A Christian library in the northern Lebanese city of Tripoli was intentionally burned down on Friday night after its owner, a Greek Orthodox priest, was falsely accused of writing an article insulting Islam and the prophet Mohammed.
Assailants set fire to the Saeh Library, destroying two-thirds of the collection of 80,000 books and manuscripts, the French news agency Agence France-Presse reported.
Father Ibrahim Surouj, a Greek Orthodox priest who owns the library was earlier accused of writing a pamphlet that was insulting to Islam and the prophet Mohammed, a Lebanese security source told AFP.

The unnamed source said that later, however, “it became clear the priest had nothing to do with the pamphlet.”
In an interview on Lebanese television on Saturday, Father Surouj said he forgives those responsible and prays for peace in Tripoli, Ya Libnan reported.
Outrage After Lebanon Christian Library with 80,000 Books Is Burned Down After Fatwa Was Issued Against It
f Several blogs and social media users said this photo shows the library as it burned. TheBlaze is unable to verify its veracity (Image: A Separate State of Mind blog)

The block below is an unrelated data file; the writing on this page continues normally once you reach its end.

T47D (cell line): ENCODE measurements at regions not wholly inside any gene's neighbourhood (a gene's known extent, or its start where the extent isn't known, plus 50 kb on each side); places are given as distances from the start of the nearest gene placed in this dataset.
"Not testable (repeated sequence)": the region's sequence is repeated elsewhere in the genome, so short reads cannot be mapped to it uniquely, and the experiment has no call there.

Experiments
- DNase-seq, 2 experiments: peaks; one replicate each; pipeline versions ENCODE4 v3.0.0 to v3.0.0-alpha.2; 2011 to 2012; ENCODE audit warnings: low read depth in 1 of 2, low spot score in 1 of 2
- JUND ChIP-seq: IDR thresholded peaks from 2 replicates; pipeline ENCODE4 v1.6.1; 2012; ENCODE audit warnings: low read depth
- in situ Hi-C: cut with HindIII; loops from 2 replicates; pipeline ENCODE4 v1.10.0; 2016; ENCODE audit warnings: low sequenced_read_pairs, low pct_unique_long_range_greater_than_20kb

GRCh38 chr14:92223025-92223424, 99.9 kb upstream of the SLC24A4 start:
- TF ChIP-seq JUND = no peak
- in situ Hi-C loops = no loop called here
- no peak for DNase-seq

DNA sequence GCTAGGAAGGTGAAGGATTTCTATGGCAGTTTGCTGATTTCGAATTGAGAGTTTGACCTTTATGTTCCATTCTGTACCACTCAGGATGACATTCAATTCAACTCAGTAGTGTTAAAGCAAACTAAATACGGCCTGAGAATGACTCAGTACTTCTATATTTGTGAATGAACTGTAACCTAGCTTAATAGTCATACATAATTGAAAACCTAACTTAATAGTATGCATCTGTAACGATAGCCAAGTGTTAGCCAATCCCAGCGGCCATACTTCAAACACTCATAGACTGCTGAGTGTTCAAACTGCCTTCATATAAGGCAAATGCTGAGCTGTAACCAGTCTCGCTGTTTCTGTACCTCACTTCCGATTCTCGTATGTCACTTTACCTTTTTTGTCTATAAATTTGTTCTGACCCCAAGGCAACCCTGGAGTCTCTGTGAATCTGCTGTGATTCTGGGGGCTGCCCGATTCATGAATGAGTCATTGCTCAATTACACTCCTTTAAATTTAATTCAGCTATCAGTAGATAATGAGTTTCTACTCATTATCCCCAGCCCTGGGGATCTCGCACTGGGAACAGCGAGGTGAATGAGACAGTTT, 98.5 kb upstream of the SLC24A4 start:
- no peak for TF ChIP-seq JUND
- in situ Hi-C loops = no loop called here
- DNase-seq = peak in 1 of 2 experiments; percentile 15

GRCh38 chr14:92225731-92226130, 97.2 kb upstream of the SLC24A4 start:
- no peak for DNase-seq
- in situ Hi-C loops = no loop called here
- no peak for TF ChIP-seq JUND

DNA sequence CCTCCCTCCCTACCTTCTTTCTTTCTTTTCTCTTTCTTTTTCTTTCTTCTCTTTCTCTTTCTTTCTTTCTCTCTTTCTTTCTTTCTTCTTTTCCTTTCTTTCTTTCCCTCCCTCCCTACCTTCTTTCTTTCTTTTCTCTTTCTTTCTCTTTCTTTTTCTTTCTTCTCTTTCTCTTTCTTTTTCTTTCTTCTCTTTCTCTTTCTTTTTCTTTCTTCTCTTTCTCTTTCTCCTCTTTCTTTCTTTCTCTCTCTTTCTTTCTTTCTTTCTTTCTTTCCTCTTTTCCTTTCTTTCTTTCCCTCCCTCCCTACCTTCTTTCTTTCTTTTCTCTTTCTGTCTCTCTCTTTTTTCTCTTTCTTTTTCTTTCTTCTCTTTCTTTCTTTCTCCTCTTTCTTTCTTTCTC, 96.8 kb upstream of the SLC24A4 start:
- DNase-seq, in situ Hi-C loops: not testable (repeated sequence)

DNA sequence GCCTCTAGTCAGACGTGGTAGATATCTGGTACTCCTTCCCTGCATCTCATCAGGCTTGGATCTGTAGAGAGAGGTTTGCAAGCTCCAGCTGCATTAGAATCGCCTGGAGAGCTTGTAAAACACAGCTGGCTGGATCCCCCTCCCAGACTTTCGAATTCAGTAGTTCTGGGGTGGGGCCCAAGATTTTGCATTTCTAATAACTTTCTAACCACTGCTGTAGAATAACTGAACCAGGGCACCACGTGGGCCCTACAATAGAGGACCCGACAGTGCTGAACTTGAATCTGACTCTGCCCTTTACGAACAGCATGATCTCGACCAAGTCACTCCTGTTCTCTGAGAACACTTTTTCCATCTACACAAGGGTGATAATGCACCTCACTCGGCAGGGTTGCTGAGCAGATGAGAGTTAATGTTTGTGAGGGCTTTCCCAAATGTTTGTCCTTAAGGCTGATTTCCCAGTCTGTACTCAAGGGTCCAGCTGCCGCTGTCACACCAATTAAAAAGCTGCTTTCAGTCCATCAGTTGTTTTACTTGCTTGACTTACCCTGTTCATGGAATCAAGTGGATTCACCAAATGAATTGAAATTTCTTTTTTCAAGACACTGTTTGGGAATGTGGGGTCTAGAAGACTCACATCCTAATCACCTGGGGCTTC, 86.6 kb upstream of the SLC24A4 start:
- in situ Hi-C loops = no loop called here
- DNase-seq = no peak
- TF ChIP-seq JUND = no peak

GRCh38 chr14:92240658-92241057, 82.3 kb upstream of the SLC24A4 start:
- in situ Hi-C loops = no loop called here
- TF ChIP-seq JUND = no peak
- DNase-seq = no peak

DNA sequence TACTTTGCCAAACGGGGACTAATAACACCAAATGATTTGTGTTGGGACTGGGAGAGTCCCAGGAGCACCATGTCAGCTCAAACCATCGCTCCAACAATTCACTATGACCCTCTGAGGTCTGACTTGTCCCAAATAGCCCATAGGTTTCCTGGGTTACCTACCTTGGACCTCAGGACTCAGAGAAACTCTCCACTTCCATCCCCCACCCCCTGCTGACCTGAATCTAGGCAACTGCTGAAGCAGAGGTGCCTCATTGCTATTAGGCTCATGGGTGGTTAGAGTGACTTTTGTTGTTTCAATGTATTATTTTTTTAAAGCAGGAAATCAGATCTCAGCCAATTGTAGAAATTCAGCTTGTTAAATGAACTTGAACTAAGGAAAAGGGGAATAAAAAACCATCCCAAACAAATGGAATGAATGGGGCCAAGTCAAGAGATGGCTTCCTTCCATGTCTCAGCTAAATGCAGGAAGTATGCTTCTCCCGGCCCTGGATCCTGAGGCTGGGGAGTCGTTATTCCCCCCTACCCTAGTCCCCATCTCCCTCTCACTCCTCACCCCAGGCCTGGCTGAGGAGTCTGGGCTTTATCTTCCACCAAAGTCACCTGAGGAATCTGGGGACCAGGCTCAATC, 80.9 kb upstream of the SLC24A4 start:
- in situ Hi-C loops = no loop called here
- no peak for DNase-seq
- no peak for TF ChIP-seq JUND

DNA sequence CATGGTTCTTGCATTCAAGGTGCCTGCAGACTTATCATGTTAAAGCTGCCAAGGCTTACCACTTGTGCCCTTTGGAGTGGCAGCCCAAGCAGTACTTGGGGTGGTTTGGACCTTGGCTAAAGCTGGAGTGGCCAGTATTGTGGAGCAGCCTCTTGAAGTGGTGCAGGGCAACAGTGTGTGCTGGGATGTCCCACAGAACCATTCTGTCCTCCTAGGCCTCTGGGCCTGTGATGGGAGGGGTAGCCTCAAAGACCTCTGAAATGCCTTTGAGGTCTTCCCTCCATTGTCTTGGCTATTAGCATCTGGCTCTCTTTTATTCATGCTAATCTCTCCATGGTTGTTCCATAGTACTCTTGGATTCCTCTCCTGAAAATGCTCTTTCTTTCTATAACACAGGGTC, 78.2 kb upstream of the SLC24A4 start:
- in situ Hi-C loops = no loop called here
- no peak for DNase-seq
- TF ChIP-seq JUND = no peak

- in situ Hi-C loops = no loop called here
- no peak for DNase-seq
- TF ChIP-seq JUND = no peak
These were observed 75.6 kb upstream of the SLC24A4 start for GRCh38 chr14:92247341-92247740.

Lebanon’s Daily Star reported that “civil defense teams struggled to put out the flames which engulfed the bookstore,” calling the site “one of Lebanon’s most renowned libraries.”
Even Muslim leaders defended the priest against the accusation he had written an anti-Muslim article. Salafist Sheikh Salem al-Rafei told reporters he would like to see Lebanese security forces prosecute those who incited the arson attack.
“I call on [security agencies] to prosecute those who incited, ordered and issued a fatwa in favor of the attack rather than the fervent boys who carried out the attack,” Rafei said.
The former head of Internal Security Forces Ashraf Rifi echoed the assessment that the arson attack resulted from rumors about an article insulting the prophet Mohammed.
Internal Security Forces Brig. Imad Ayyoubi dismissed the allegations against the Christian leader.
“Father Surouj has nothing to do with the article and the source of the website is from Denmark and was published on Jan. 7, 2010,” Ayyoubi said, adding that investigators believe they know who perpetrated the attack.
Hundreds of Lebanese citizens demonstrated Saturday in Lebanon’s second largest city in support of the priest, while others volunteered to try to salvage books and rebuild the library.

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